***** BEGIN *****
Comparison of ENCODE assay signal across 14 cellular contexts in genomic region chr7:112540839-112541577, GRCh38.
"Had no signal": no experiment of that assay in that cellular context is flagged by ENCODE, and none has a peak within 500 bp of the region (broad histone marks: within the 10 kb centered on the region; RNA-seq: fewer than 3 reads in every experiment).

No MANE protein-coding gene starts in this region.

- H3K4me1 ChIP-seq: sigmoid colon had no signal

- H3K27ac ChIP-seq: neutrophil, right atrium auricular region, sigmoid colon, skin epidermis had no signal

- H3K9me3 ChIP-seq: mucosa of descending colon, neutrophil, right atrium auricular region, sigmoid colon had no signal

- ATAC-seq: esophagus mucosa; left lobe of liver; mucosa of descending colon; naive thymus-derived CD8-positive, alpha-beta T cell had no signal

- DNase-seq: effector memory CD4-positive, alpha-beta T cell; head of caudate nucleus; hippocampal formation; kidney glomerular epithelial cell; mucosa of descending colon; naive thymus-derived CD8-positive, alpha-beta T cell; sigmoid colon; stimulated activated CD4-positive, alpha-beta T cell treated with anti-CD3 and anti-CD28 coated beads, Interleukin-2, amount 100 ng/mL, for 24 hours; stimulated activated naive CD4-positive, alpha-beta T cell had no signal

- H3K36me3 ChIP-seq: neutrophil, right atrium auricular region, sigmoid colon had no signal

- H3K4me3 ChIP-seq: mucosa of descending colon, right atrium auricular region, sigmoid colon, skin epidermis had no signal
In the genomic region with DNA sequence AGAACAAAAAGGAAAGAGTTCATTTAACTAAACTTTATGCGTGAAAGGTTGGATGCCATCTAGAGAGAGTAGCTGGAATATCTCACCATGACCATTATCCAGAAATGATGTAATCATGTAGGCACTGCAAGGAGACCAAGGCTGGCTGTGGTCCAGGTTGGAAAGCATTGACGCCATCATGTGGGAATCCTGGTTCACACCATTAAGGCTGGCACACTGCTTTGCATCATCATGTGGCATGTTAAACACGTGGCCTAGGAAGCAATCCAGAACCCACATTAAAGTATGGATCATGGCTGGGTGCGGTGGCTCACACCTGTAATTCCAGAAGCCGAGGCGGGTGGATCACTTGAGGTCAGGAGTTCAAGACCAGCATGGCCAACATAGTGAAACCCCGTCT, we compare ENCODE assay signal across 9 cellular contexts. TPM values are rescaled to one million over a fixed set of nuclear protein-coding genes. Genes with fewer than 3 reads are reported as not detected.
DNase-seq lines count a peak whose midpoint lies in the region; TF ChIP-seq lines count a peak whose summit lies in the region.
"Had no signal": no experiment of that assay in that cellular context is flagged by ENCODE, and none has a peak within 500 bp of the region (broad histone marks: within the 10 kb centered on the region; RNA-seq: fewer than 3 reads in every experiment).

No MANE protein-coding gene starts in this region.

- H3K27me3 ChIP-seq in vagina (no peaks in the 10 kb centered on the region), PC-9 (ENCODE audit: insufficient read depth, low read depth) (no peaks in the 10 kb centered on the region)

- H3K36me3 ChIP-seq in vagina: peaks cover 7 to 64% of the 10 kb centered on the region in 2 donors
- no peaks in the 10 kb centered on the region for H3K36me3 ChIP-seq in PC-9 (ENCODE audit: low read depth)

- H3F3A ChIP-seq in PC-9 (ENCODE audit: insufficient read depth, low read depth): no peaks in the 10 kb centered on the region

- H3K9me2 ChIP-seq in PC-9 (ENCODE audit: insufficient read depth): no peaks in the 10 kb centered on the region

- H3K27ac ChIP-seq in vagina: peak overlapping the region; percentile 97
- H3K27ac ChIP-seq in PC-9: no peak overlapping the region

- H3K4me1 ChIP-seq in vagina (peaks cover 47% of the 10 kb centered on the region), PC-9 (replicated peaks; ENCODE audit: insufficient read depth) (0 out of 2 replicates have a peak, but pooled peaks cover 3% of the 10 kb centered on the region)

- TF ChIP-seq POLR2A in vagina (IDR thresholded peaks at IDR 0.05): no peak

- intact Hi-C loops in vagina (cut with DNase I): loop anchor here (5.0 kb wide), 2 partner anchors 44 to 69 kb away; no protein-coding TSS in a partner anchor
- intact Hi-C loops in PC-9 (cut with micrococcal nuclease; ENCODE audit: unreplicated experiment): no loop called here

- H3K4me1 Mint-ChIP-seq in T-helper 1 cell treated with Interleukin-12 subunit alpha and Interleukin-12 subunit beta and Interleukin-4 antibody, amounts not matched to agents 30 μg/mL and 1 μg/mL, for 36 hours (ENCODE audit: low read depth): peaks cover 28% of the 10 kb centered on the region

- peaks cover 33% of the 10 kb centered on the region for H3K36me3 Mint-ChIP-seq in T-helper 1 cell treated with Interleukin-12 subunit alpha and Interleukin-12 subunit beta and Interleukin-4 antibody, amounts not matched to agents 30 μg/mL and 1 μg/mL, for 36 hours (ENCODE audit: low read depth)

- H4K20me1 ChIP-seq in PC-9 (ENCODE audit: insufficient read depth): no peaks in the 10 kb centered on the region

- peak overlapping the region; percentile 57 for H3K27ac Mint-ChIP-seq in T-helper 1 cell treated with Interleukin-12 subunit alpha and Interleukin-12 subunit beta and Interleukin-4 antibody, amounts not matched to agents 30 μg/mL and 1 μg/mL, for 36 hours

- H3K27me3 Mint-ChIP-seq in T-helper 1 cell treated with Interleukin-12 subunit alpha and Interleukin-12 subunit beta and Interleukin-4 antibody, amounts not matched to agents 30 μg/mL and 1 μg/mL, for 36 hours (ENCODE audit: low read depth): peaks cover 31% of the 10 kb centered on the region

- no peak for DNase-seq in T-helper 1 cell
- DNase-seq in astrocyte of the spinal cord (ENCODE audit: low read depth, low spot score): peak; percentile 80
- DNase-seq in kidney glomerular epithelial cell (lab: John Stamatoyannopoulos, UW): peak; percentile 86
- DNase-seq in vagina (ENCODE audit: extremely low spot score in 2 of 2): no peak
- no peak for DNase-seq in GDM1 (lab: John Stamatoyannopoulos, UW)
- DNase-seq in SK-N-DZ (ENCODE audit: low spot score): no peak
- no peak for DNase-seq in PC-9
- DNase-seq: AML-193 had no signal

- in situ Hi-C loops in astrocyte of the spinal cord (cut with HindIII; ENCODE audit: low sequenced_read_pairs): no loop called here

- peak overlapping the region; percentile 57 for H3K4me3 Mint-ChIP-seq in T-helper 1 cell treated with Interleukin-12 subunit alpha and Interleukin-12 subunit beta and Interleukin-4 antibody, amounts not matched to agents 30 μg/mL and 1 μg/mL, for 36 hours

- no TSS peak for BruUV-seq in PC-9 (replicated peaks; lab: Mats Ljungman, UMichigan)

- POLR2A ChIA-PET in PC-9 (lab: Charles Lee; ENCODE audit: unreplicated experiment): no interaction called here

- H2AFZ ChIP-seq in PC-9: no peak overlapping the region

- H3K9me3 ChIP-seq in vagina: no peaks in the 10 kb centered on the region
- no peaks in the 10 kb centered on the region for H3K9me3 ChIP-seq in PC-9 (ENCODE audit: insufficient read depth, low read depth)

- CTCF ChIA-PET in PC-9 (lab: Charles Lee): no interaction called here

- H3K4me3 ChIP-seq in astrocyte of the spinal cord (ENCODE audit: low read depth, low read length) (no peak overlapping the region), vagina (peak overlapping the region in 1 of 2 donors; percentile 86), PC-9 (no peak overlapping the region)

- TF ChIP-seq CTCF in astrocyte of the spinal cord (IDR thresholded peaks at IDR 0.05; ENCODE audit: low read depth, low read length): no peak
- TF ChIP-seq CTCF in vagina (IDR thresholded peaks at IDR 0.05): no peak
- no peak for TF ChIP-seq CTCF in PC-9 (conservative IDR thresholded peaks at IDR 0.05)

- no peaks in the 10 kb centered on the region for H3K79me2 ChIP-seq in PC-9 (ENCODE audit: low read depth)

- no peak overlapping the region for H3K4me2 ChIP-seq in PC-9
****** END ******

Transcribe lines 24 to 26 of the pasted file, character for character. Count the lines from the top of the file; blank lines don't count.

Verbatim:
- intact Hi-C loops in vagina (cut with DNase I): loop anchor here (5.0 kb wide), 2 partner anchors 44 to 69 kb away; no protein-coding TSS in a partner anchor
- intact Hi-C loops in PC-9 (cut with micrococcal nuclease; ENCODE audit: unreplicated experiment): no loop called here

- H3K4me1 Mint-ChIP-seq in T-helper 1 cell treated with Interleukin-12 subunit alpha and Interleukin-12 subunit beta and Interleukin-4 antibody, amounts not matched to agents 30 μg/mL and 1 μg/mL, for 36 hours (ENCODE audit: low read depth): peaks cover 28% of the 10 kb centered on the region